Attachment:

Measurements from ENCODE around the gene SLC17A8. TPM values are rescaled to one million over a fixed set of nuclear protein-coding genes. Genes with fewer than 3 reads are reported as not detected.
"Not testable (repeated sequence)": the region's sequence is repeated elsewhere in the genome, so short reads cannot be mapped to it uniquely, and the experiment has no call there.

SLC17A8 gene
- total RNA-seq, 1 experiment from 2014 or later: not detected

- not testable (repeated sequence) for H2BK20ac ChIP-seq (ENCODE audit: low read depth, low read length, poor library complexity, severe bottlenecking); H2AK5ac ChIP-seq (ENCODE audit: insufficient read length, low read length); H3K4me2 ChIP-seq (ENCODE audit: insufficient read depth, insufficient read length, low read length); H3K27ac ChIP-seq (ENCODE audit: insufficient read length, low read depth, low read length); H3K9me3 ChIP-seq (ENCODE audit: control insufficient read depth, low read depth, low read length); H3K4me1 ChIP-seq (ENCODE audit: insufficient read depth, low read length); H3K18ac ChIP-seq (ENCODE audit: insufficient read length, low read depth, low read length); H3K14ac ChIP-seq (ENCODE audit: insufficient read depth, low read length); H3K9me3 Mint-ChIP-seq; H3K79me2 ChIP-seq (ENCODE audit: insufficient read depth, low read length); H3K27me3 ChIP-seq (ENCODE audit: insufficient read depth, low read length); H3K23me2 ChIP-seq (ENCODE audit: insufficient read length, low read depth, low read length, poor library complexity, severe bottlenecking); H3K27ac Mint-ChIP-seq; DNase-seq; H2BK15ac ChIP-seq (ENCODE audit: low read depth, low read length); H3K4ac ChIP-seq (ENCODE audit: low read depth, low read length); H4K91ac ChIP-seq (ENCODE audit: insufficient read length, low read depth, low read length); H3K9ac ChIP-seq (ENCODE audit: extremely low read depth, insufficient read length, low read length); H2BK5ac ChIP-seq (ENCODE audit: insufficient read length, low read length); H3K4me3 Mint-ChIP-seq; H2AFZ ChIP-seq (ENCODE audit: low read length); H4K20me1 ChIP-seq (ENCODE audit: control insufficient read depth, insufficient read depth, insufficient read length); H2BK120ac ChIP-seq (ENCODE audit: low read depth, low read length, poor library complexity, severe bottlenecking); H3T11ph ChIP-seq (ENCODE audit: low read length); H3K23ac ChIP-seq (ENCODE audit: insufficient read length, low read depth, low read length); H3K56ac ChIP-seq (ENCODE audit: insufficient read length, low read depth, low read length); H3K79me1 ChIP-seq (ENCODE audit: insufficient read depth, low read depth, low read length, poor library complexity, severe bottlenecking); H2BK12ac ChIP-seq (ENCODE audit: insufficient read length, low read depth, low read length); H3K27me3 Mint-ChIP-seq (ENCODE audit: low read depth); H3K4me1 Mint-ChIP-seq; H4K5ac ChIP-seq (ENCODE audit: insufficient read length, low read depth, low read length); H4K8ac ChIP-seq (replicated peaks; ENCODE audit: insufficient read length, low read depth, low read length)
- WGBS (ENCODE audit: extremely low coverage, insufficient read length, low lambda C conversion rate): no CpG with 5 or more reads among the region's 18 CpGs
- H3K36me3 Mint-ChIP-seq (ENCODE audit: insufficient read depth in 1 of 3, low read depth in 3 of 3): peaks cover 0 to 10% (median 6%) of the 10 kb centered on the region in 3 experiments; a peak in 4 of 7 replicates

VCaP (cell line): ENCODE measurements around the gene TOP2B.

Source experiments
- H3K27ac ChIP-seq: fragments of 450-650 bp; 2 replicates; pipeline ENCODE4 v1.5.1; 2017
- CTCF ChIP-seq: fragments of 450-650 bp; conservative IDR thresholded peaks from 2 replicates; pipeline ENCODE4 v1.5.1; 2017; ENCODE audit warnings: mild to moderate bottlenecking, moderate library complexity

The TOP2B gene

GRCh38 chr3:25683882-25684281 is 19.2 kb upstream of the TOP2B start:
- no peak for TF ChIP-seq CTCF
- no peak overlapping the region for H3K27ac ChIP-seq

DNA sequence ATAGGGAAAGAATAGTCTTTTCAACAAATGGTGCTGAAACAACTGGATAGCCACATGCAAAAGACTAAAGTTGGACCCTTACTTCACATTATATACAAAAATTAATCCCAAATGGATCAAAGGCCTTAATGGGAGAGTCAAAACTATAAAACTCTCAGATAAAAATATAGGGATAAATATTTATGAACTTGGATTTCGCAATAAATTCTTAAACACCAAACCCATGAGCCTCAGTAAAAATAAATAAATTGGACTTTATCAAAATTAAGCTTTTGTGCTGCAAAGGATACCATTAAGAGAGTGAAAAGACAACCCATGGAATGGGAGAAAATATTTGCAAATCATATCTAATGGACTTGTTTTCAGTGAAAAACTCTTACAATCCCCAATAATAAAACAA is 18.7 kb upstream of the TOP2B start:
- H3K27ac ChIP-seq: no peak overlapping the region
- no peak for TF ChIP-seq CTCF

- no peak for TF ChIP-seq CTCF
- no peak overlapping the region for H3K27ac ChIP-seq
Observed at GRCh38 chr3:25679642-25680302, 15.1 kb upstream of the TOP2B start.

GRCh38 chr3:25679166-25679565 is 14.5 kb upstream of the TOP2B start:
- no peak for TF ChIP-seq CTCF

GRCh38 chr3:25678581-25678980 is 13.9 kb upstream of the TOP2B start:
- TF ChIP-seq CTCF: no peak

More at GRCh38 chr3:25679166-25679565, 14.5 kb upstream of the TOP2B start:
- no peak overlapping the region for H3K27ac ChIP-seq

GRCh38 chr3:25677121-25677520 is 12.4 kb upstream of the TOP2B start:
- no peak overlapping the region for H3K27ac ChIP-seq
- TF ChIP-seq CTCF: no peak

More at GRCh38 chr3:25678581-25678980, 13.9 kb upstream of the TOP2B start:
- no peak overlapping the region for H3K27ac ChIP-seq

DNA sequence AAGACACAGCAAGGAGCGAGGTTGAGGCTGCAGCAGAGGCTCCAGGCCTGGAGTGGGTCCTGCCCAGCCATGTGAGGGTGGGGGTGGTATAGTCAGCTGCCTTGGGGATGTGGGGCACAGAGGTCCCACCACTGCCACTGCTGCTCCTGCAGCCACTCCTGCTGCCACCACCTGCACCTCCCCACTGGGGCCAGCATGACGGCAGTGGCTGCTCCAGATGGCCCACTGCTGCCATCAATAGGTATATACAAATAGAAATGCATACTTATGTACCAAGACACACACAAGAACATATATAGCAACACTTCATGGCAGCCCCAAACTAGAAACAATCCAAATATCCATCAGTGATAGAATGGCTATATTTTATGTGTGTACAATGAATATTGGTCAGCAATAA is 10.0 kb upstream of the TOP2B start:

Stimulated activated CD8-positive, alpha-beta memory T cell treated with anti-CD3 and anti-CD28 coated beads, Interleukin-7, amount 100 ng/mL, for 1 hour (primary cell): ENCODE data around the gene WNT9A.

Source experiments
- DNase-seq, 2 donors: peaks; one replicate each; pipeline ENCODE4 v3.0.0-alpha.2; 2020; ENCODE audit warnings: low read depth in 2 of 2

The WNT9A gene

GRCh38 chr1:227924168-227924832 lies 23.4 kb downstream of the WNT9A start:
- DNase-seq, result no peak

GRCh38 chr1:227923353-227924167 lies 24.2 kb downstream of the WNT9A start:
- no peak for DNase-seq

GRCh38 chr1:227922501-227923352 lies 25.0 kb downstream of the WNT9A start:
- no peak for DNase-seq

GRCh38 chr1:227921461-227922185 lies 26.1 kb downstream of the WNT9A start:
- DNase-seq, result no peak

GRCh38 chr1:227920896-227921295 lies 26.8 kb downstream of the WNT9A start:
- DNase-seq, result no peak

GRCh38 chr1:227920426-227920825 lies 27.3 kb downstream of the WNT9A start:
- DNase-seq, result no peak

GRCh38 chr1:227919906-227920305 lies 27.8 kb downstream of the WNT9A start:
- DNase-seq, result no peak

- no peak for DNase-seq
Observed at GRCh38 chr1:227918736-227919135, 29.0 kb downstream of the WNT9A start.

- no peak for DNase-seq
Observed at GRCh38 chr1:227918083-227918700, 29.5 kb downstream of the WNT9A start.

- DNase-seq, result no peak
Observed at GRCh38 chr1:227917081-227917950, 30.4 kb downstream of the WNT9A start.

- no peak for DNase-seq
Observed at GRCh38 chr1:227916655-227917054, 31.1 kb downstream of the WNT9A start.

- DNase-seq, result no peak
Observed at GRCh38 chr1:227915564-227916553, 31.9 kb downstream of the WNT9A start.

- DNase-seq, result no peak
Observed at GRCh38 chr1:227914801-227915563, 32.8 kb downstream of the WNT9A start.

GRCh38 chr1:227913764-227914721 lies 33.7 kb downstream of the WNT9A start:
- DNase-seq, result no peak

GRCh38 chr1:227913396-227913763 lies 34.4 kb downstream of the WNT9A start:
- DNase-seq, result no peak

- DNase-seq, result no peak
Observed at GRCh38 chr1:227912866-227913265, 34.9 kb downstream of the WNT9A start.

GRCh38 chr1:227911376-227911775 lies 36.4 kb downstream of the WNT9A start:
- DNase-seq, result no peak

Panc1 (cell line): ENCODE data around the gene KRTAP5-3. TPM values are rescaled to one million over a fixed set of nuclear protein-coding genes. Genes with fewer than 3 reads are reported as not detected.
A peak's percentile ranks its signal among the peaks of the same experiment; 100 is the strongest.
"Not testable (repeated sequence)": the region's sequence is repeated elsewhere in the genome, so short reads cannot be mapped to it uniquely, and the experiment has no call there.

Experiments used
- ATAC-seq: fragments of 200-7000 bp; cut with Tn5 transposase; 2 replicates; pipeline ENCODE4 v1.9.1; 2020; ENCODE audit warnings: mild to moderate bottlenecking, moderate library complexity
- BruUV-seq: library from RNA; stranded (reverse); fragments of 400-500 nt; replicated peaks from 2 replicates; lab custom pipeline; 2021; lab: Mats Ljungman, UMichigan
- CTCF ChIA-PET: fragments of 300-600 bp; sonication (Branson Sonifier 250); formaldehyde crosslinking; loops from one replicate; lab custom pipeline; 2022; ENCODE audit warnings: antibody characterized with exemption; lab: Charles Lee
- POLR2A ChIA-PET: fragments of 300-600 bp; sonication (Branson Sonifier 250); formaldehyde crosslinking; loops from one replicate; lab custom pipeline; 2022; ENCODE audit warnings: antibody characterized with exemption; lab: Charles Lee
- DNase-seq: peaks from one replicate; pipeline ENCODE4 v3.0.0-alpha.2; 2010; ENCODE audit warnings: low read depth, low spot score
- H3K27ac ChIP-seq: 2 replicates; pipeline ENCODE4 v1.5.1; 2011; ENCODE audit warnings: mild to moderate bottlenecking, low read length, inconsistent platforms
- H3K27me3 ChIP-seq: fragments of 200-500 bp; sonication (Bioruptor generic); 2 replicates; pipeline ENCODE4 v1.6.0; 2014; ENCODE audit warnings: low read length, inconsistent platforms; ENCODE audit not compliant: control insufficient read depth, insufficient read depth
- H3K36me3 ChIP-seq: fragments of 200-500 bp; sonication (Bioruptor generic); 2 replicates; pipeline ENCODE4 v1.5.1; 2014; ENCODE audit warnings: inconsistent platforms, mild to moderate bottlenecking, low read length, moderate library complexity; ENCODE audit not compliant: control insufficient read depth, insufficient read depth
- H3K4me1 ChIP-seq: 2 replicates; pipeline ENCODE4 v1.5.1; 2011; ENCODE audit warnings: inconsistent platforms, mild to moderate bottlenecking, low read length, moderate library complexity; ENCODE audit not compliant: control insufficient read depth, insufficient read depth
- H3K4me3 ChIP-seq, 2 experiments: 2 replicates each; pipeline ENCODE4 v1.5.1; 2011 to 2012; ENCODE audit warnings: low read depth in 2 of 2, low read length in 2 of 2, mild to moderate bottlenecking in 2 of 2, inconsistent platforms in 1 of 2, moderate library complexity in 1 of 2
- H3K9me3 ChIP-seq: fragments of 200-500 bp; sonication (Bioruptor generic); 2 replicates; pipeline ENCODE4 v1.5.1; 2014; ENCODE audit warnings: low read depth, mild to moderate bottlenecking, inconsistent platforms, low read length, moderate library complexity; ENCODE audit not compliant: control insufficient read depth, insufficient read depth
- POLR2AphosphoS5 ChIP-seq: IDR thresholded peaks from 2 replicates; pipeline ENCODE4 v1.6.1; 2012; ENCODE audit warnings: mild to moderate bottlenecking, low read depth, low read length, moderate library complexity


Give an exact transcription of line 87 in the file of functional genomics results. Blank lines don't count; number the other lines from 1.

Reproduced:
- POLR2AphosphoS5 ChIP-seq: IDR thresholded peaks from 2 replicates; pipeline ENCODE4 v1.6.1; 2012; ENCODE audit warnings: mild to moderate bottlenecking, low read depth, low read length, moderate library complexity